Statin add-on may offer new/another option for reducing LDL-C in high-risk patients
Patients at high risk for a heart attack or stroke who took an investigational drug in addition to a statin had significantly lower LDL, or "bad" cholesterol, after 12 weeks compared to similar patients who took a placebo in addition to statin therapy, according to research presented at the American College of Cardiology's 68th Annual Scientific Session.
LDL cholesterol levels in patients who received the investigational drug, known as bempedoic acid, were reduced by 17.4 percent after 12 weeks of treatment and the reduction was sustained at 52 weeks of treatment, compared with patients who received a placebo, with no differences in overall adverse effects, including serious adverse events and muscle-related side effects, said Anne C. Goldberg, MD, professor of medicine at Washington University School of Medicine in St. Louis and lead author of the study.
"These findings—taken together with other recently reported results of large randomized trials of bempedoic acid—indicate that this agent may add to the armamentarium of treatment options for high-risk patients with atherosclerotic cardiovascular disease whose LDL cholesterol remains uncontrolled despite taking a maximally tolerated statin," Goldberg said.
Studies have shown statins to be highly effective at lowering cholesterol levels and reducing the risk of a heart attack or stroke. These drugs work primarily by blocking an enzyme that the liver uses to make cholesterol, but they also inhibit cholesterol production in muscles. Some patients develop muscle pain and must limit the statin dose they take, or in some cases, discontinue taking a statin to avoid this side effect. About 10 percent of patients taking high-dose statins experience muscle pain as a side effect, Goldberg said.
The Blood Cholesterol Guideline published in 2018 by the ACC and the American Heart Association recommends treating patients with atherosclerotic cardiovascular disease (ASCVD) with the highest tolerated dose of a statin, with the goal of reducing LDL cholesterol levels by at least 50 percent.
Bempedoic acid also blocks the liver from making cholesterol, but unlike statins it does not block cholesterol production in muscles. For this reason, Goldberg said, researchers think that bempedoic acid may be less likely than statins to cause muscle pain and thus may promote further reduction of LDL cholesterol levels in patients who must limit their statin doses or not take a statin at all because of this adverse effect.
A total of 779 patients were enrolled in the study. Their average age was 64 years and more than 60 percent were men. At study entry, all patients had LDL cholesterol levels of at least 100 mg/dL and were already taking the highest tolerated dose of a statin. A subset of 77 patients was not able to tolerate any dose of a statin.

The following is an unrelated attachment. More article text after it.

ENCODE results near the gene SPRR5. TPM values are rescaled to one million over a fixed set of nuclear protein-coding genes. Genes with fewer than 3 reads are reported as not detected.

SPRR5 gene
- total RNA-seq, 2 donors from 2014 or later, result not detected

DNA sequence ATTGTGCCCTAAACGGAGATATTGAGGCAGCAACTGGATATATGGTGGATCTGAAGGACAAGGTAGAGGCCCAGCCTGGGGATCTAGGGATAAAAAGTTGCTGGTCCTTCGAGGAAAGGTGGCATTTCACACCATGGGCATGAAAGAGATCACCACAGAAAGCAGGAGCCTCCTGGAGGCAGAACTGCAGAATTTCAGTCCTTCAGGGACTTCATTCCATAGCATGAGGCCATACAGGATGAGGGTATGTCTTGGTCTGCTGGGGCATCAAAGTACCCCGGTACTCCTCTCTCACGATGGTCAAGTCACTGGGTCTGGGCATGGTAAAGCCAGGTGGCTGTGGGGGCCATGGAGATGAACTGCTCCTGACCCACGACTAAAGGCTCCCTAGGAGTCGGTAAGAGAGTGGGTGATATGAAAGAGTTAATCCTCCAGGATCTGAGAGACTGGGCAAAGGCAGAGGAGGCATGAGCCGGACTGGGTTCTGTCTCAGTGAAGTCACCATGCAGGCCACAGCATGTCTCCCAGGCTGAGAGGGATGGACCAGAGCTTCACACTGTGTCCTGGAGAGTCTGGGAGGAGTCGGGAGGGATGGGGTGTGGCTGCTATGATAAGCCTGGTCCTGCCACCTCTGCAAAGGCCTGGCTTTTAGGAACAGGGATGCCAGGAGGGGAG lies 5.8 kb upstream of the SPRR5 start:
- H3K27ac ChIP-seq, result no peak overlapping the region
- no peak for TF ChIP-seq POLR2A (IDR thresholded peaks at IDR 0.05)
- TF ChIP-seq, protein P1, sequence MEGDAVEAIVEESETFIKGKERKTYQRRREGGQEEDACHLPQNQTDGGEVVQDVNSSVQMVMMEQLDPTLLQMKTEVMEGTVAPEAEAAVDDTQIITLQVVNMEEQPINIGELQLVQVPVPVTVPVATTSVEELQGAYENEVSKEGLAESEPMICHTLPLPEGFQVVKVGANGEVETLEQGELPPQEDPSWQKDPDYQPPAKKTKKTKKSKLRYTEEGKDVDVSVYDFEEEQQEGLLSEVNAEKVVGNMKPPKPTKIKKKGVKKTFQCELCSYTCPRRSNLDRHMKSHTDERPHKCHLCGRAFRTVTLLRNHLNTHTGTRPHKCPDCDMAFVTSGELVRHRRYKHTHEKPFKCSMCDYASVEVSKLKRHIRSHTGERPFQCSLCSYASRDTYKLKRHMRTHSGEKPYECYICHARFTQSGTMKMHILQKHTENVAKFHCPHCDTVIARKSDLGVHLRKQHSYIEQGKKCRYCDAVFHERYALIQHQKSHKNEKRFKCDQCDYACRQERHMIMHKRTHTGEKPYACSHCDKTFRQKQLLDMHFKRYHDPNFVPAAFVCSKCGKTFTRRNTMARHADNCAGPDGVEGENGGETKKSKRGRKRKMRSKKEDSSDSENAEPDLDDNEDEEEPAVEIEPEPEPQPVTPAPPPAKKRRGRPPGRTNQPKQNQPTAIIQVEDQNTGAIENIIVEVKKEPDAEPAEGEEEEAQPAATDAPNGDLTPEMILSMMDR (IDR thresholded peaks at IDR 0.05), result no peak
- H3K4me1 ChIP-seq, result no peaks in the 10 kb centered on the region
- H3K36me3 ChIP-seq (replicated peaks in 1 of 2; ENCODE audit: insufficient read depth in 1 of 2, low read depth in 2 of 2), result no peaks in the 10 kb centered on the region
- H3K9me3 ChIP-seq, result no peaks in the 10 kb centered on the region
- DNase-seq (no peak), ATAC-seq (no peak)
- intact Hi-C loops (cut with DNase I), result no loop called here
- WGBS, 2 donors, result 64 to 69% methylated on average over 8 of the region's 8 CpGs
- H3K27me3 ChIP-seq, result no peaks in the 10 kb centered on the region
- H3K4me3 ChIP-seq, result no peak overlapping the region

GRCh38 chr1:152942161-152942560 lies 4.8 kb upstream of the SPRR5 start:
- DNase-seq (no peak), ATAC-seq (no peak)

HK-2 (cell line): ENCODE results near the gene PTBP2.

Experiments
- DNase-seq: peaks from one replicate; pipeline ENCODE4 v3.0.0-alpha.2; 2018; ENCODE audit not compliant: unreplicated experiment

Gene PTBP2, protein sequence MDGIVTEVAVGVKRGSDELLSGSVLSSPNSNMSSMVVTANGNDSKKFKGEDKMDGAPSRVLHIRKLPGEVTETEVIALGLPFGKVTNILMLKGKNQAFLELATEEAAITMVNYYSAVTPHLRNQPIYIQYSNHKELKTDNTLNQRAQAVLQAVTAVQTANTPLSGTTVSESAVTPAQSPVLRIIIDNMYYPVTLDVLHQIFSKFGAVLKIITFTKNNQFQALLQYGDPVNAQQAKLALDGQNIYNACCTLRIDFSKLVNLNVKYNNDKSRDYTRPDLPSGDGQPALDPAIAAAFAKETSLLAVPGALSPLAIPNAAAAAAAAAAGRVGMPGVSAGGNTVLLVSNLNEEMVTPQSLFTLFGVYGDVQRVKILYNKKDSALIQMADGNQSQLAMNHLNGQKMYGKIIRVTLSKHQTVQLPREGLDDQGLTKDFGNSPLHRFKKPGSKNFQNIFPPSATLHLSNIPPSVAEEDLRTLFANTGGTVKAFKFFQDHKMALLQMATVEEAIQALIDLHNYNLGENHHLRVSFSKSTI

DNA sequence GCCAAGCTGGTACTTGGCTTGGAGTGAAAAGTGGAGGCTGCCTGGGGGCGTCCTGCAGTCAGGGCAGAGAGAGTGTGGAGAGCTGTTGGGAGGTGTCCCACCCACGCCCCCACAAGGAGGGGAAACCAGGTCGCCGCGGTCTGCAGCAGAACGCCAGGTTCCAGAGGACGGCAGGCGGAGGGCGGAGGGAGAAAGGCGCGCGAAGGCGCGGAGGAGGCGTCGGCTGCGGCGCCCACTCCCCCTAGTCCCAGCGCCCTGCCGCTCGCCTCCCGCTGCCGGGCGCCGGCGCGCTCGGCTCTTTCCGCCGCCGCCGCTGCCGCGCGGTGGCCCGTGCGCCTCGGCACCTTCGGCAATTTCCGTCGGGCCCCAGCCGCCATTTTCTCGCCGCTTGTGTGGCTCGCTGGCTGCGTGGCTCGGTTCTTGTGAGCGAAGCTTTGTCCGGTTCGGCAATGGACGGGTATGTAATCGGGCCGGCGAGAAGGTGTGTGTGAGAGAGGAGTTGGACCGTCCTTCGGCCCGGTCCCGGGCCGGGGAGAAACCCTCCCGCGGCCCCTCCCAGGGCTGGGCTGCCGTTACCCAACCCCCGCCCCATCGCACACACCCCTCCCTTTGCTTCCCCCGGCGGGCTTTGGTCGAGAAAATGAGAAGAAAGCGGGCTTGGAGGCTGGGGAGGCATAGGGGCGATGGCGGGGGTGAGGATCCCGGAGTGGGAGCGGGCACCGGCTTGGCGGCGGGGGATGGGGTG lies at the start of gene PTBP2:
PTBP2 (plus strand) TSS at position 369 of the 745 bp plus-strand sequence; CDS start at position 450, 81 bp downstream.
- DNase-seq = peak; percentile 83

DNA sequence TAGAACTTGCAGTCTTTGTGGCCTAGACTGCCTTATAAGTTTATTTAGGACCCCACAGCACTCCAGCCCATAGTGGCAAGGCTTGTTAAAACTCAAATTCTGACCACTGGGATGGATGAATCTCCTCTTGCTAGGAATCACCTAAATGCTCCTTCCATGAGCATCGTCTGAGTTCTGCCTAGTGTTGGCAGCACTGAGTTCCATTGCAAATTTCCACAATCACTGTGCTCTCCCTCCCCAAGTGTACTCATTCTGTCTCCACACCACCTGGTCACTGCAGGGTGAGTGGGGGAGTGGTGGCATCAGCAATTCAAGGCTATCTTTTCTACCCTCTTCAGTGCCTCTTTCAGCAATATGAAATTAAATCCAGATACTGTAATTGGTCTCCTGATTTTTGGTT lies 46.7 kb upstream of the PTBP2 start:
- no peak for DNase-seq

In addition to ASCVD, 80 percent of the patients had high blood pressure and 30 percent had diabetes. Six percent had an inherited condition, familial hypercholesterolemia, which causes high LDL cholesterol and elevates risk for a heart attack from an early age.
Patients were randomly assigned to take either bempedoic acid 180 mg tablet once a day or an identical placebo tablet once a day as an add-on to the statin they were already taking. Because this was a double-blind study, neither the patients nor their doctors knew which one they received. Two-thirds of the patients received the study drug and one-third took the placebo.
The study's primary endpoint was the percentage change in LDL cholesterol levels after 12 weeks. Patients continued to take the study medications for a year so that researchers could monitor the safety of bempedoic acid and the durability of treatment effects.
At 12 weeks, LDL cholesterol levels had declined to 97.6 mg/dL from an average of 119.4 mg/dL at study entry for patients taking bempedoic acid. Over the same period, LDL cholesterol levels among patients in the placebo group were essentially unchanged (122.8 mg/dL at 12 weeks vs 122.4 at study entry). In the subgroup of patients who were not taking a statin at study entry, LDL cholesterol levels were reduced by 22 percent at 12 weeks.
At one year, patients in the bempedoic acid group had an average LDL cholesterol level of 99.6 mg/dL, while for those in the placebo group the average was 116.9 mg/dL. Major adjudicated cardiovascular events (5-point MACE) were reported by 6.1 percent of patients taking bempedoic acid and by 8.2 percent of those taking the placebo, a non-statistically significant difference, Goldberg said. Rates of worsening diabetes were similar in the two groups.
"The effect of bempedoic acid was durable at one year and we observed no increase in adverse effects from the addition of bempedoic acid to statin therapy," Goldberg said.
Results of a randomized, double-blinded trial involving 2,230 patients, announced in May 2018, found that bempedoic acid reduced LDL cholesterol by 18.1 percent on top of maximally tolerated statin therapy at 12 weeks with no increase in adverse events compared with the placebo arm.